London News & Search
The London boroughs with the longest and shortest life expectancy have been revealed in a major new study.
The research for Mayor Sadiq Khan showed a stark disparity in the health and well-being of Londoners based on where they live.
Barking and Dagenham has the shortest life expectancy where the average is 77.5 years for men and 81.8 years for women.
Next was Tower Hamlets with an average of 78.4 years for men and 82.4 years for women, according to the study.
Kensington and Chelsea, one of the wealthiest areas in the capital, has the longest life expectancy of the 32 London boroughs.
The research found women in the borough live to an average age of 86.4 years, while men live to 83.4.
Residents in wealthier boroughs including Richmond upon Thames, Westminster and Harrow also had longer life expectancies compared with the rest of London.
The study was released as Sadiq Khan set out plans to tackle the disparity in health across the capital, currently the worst in the UK, and help Londoners become healthier.
Key focuses include early years support, mental health, healthy places including London’s streets and homes, community health and tackling obesity as well as alcohol and drug use.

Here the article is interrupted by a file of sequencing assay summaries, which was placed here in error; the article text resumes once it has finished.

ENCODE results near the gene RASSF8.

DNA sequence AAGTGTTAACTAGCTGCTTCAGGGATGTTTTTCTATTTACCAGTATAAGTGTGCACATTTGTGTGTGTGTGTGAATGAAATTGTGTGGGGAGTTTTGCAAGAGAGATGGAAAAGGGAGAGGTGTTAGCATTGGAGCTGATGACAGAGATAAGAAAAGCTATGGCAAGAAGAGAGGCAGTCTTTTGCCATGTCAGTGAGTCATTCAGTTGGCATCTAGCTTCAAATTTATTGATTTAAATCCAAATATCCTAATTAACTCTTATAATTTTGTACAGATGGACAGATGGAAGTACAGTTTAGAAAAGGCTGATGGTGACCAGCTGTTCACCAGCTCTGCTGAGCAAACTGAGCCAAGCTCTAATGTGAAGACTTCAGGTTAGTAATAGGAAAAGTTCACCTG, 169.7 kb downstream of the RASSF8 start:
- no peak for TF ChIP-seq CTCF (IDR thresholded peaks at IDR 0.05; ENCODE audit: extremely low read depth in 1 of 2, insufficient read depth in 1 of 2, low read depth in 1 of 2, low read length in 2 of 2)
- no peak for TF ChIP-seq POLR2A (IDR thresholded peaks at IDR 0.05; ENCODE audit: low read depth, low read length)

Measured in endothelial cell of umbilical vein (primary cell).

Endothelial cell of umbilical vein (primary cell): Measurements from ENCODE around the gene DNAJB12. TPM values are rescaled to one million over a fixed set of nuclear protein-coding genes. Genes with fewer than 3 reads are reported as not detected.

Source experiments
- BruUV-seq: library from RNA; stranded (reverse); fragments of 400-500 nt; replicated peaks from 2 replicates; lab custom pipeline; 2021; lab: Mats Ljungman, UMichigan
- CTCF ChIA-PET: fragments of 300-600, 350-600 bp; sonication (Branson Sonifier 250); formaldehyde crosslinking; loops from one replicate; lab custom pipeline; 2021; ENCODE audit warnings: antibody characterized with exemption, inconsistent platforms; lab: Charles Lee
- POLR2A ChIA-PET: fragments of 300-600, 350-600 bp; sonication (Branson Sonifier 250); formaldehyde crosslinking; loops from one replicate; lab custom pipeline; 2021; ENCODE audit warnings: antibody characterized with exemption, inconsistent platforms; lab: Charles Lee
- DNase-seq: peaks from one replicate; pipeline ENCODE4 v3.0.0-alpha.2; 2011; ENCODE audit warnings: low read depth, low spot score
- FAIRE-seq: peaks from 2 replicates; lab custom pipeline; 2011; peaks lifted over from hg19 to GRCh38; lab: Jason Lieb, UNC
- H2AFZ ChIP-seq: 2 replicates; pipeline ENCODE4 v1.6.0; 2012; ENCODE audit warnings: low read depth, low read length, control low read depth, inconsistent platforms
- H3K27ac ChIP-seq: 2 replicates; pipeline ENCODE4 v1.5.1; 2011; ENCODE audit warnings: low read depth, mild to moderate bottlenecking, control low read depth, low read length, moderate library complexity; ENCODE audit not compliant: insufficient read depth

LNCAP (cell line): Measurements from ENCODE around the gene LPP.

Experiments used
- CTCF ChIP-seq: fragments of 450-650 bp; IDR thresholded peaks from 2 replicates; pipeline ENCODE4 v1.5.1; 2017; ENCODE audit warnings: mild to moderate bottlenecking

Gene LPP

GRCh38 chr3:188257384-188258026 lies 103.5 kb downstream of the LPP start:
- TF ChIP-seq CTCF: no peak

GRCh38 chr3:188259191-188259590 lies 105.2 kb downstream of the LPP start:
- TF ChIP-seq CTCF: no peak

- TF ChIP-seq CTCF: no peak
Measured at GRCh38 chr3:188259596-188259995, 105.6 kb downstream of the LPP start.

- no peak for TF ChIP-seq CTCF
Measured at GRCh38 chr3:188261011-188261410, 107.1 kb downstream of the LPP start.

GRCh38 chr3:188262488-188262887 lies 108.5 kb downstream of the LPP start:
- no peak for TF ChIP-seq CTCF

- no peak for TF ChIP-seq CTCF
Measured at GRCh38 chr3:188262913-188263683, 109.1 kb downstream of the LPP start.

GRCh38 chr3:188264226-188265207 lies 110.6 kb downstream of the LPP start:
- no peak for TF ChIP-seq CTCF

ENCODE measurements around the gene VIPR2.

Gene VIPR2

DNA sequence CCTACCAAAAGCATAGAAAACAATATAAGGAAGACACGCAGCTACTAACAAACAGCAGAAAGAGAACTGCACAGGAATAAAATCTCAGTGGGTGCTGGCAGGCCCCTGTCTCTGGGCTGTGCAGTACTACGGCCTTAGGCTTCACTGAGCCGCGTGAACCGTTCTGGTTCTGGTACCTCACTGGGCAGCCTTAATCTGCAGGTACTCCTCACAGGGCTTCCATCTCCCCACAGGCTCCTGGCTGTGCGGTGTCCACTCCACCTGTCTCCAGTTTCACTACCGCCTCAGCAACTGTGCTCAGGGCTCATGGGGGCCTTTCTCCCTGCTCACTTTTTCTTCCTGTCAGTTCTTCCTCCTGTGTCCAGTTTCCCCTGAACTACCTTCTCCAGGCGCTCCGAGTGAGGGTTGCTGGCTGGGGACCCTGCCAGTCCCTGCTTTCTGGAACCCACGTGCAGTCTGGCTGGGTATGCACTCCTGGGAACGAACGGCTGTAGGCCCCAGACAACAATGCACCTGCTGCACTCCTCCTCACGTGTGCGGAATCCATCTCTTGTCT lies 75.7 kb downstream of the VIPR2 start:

Mr Khan said: “Leading a healthy life should not be determined by where you live — it is unacceptable that a person’s wealth, background and postcode have such a major impact on their overall health.”
Life expectancy for Londoners is now more than 80 years for men and more than 84 years for women on average.
But despite women having a longer life expectancy overall, the study found that they suffered worse ill health than men in all but two of the capital’s boroughs.
Mr Khan’s strategy for tackling health inequalities found that women lived in ill health for an average of 20 years, compared with 16 for men.
In the most extreme example, women in Tower Hamlets could expect 30 years of ill health, while men in Enfield experience fewer than 12.
Experts have found that poor air quality and poor mental health disproportionately affect people on lower incomes and contribute to lower life expectancy and increased years lived in ill health.
The research also found that London’s suicide rate has increased by a third from 7.8 per 100,000 people in 2014 to 10.4 per 100,000 in 2015.
Professor Yvonne Doyle, regional director for London at Public Health England, who is also a health advisor to the Mayor, said: “here are wide variations in health and healthy life expectancy across the capital due to a diverse range of issues.
“This needs action from different agencies to change the current pattern of early mortality, build healthier communities and support the people who need most help.”
London News & Search